Centers for Disease Control and Prevention | St. Louis Public Radio

Centers for Disease Control and Prevention

Illinois’ COVID-19 caseload surpassed 10,000 this weekend. Governor J.B. Pritzker said residents must continue to do their part to slow its spread.

Updated on April 5 at 8:15 p.m. ET

Since the first U.S. case of the coronavirus was identified in Washington state on Jan. 21, health officials have identified more than 330,000 cases across the United States and more than 9,000 deaths. By March 17, the virus had expanded its presence from several isolated clusters in Washington, New York and California to all 50 states and the District of Columbia.

Why It Takes So Long To Get Most COVID-19 Test Results

Mar 28, 2020

After a slow start, testing for COVID-19 has begun to ramp up in recent weeks. Giant commercial labs have jumped into the effort, drive-up testing sites have been established in some places, and new types of tests have been approved under emergency rules set by the Food and Drug Administration.

At least one person has died in Illinois, after they used an e-cigarette product that appears to have caused fatal breathing problems. The death may be the first vaping fatality in the nation.


Vaccinations not only protect your health, they protect the health of the community by slowing or stopping the spread of illness.

But Missouri now has some of the lowest measles vaccination rates in the nation, and that’s especially troubling for families with children who can’t get the shots for medical reasons.

In recent years, state officials say the number of people diagnosed with HIV in Missouri jumped by more than 10 percent between 2013 and 2016.
MARIA FABRIZIO | NPR

The number of new HIV cases in Missouri is on the rise — and a disproportionately large number are in rural counties.

The Centers for Disease Control and Prevention has identified Missouri as one of seven states with a “substantial rural burden” — noting that it has more than 75 cases and 10 percent or more of diagnoses in rural areas. Public health researchers say the concentration of cases likely is due to several factors, including lack of access to health care.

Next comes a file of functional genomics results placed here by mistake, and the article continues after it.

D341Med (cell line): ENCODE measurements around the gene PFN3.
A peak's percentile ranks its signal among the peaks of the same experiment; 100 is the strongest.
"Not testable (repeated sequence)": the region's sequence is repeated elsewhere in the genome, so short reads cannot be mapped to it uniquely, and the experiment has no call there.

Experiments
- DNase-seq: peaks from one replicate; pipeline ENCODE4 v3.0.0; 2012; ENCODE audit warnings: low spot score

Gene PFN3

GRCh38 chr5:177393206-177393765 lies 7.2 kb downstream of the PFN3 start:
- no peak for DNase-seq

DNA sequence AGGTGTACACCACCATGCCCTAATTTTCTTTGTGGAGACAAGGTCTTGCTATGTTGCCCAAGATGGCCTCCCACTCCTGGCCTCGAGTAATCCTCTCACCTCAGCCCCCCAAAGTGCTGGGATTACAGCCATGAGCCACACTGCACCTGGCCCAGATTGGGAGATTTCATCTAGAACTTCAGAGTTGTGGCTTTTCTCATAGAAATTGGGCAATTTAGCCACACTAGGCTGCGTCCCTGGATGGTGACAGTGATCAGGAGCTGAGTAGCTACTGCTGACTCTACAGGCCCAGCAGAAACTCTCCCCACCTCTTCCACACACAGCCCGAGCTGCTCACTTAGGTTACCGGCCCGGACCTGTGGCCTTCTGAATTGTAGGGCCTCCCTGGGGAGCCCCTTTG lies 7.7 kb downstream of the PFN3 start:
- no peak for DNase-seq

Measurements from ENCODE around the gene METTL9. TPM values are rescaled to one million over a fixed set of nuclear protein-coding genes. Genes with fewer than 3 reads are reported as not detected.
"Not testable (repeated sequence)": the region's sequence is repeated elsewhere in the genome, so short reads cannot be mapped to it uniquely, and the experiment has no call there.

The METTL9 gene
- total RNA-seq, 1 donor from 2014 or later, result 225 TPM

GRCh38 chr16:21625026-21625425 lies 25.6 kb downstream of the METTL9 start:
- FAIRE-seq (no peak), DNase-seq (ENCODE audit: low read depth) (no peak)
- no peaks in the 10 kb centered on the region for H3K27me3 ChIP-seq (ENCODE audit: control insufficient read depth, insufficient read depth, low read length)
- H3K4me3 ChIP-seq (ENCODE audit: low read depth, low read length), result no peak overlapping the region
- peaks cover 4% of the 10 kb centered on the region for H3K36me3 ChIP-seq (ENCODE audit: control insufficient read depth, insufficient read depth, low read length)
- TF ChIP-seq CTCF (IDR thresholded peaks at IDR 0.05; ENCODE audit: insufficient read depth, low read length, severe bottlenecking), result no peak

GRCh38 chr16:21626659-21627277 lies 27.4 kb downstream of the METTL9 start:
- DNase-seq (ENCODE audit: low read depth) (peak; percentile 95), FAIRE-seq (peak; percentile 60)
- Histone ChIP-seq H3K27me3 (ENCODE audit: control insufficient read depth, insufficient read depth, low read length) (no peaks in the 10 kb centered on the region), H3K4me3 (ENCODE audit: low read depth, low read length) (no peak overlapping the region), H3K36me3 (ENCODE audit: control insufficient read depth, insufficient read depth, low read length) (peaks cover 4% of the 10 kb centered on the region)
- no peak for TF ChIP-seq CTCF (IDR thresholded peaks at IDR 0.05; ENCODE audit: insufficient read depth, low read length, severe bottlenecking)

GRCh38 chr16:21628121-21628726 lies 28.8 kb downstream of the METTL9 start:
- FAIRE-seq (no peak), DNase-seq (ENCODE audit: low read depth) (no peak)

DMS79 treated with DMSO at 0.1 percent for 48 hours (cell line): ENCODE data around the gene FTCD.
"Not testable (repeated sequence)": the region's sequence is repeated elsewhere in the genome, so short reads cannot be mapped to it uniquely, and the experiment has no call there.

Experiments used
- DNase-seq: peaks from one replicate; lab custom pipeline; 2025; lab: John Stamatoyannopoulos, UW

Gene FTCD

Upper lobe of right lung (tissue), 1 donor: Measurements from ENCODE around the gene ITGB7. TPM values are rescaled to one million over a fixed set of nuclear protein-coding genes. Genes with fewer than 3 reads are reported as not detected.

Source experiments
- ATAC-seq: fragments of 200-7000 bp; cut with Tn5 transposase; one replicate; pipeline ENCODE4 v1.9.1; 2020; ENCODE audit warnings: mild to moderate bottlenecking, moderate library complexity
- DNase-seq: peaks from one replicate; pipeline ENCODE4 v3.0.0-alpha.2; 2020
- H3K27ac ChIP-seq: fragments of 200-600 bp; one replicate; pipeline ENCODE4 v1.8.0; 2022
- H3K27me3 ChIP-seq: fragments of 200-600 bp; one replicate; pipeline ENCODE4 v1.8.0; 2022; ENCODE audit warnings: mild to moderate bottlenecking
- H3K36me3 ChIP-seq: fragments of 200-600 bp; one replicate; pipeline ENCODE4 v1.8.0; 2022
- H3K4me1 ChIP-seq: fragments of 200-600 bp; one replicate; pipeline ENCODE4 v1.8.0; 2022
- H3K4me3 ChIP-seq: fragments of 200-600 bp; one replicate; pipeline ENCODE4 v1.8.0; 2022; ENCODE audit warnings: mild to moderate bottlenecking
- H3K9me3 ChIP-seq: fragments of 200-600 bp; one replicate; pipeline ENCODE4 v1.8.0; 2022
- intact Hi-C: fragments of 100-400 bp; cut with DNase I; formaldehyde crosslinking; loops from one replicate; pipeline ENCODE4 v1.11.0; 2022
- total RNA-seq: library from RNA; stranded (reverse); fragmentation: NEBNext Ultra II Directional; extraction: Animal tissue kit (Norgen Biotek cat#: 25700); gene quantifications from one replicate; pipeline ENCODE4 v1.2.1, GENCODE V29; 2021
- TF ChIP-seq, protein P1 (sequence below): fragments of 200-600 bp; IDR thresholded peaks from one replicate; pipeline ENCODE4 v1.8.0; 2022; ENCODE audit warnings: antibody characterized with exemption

A person prepares a measles-mumps-rubella vaccine, which protects against 93-97 percent of measles cases. Health officials say a case has been reported in Jefferson County.
Matthew Lotz / U.S. Air Force

Health officials in Jefferson County are trying to find people who may have come in contact with a person there who has caught measles.

The person caught the virus after traveling, according to officials at the Jefferson County Health Department. The department is “working directly with the case to identify potential contacts and make arrangements for follow up immunizations and care if necessary,” officials said in a release.

Measles infects the respiratory system and can cause deafness, blindness and can even be fatal in some rare cases. People who contract the measles develop a distinctive red, splotchy rash over their bodies. There is no specific antiviral treatment or medicine for measles, but giving a person a vaccine soon after they’ve been infected may lessen symptoms.

College and graduation illustration
Illustration by Rici Hoffarth | St. Louis Public Radio

St. Louis-area organizations are working to remove some of the barriers that prevent LGBTQ students from applying to and staying in college.

LGBTQ high schoolers face stigma and discrimination that put them at higher risk than heterosexual students for mental-health problems and poor academic performance, according to studies by the Centers for Disease Control and Prevention. The study says those disadvantages can lead to “negative health and life outcomes.”

According to the CDC, 1,307 Missourians died from gunshot wounds in 2017.